Let’s pretend this is actually a desired change. The original component was created before the color was finalized, black was used as a temporary color, and now we want to capture the update as the official baseline. Simply Move the “latest” image into the “baselines” folder, replacing the old baseline, and commit that to your repo. Easy peasy.

Running an Individual Test

If you’re creating a new component and just want to run a single test instead of the entire suite, or you run a test and find a regression in one image, it is useful to be able to just run a single test instead of the entire suite. This is especially true once you have a large suite of test files that cover dozens of aspects of your site. Let’s take a look at how this is done.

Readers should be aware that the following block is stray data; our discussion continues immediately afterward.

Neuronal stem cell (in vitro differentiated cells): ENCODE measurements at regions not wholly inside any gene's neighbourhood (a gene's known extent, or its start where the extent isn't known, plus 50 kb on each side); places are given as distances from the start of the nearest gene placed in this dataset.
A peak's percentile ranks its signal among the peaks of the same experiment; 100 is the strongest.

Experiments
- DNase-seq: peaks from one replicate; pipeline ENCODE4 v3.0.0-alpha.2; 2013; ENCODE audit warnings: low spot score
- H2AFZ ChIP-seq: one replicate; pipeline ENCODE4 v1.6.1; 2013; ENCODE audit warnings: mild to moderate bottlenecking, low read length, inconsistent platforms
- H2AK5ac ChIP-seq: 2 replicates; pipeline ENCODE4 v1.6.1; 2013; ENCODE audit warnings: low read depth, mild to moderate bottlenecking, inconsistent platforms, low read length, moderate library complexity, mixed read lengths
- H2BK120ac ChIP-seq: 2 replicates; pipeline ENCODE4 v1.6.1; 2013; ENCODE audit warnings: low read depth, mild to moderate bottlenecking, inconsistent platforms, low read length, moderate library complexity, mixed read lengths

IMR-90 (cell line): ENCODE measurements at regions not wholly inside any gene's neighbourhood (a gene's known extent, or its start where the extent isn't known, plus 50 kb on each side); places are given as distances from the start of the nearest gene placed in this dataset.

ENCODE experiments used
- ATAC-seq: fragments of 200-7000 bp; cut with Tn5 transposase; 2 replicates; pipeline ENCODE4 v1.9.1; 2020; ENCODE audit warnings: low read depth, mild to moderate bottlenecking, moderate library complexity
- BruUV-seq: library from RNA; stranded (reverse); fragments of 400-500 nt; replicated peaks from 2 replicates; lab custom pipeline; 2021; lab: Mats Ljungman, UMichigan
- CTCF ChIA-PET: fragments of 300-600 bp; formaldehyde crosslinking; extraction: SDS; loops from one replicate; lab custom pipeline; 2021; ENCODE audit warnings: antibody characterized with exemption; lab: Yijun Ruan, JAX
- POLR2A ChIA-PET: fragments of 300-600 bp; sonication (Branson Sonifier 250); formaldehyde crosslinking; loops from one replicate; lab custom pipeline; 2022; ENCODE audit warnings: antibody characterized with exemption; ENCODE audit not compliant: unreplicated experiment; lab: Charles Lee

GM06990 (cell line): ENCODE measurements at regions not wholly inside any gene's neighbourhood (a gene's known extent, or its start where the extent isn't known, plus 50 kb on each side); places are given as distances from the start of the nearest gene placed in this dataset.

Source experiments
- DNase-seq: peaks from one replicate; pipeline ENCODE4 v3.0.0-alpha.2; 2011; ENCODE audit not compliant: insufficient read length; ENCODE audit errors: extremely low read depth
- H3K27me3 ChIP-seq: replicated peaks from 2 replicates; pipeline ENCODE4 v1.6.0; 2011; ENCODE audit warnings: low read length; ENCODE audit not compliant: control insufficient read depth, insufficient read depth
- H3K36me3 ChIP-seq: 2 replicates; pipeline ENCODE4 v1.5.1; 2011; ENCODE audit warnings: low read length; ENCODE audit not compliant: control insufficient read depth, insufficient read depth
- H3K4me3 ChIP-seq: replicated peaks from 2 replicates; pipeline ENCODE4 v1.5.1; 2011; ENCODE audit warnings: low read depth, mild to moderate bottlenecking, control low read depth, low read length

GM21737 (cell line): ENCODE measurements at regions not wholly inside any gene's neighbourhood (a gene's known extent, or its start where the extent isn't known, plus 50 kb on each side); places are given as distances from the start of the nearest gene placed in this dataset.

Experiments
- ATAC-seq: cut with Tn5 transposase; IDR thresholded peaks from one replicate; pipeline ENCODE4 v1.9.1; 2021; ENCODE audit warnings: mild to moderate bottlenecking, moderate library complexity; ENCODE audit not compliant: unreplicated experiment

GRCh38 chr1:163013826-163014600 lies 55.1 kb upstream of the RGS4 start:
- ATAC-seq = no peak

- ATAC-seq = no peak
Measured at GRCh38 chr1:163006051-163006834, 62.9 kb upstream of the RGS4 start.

I’ll create a new test in the organisms folder of my theme at /search/search.test.js. There’s an example of an element test in the example-tests.md file, but I’m going to do a much more basic test, so I’ll actually start out by copying the homepage test and then modify that.

The first thing I’ll change is the describe section. This is used to group and name the screenshots, so I’ll update it to make sense for this test. I’ll just replace “Home Page” with “Search Block”.

Then, the only other thing I’m going to change is what is to be captured. I don’t want the entire page, in this case. I just want the search block. So, I’ll update checkDocument (used for full-page screenshots) to checkElement (used for single element shots). Then, I need to tell it what element to capture. This can be any css selector, like an id or a class. I’ll just inspect the element I want to capture, and I know that this is the only element with the search-block-form class, so I’ll just use that.

I’ll also remove the timeout since we’re just taking a screenshot of a single element, we don’t need to worry about the page taking longer to load than the default of 60 seconds. This really wasn’t necessary on the page either, but whatever.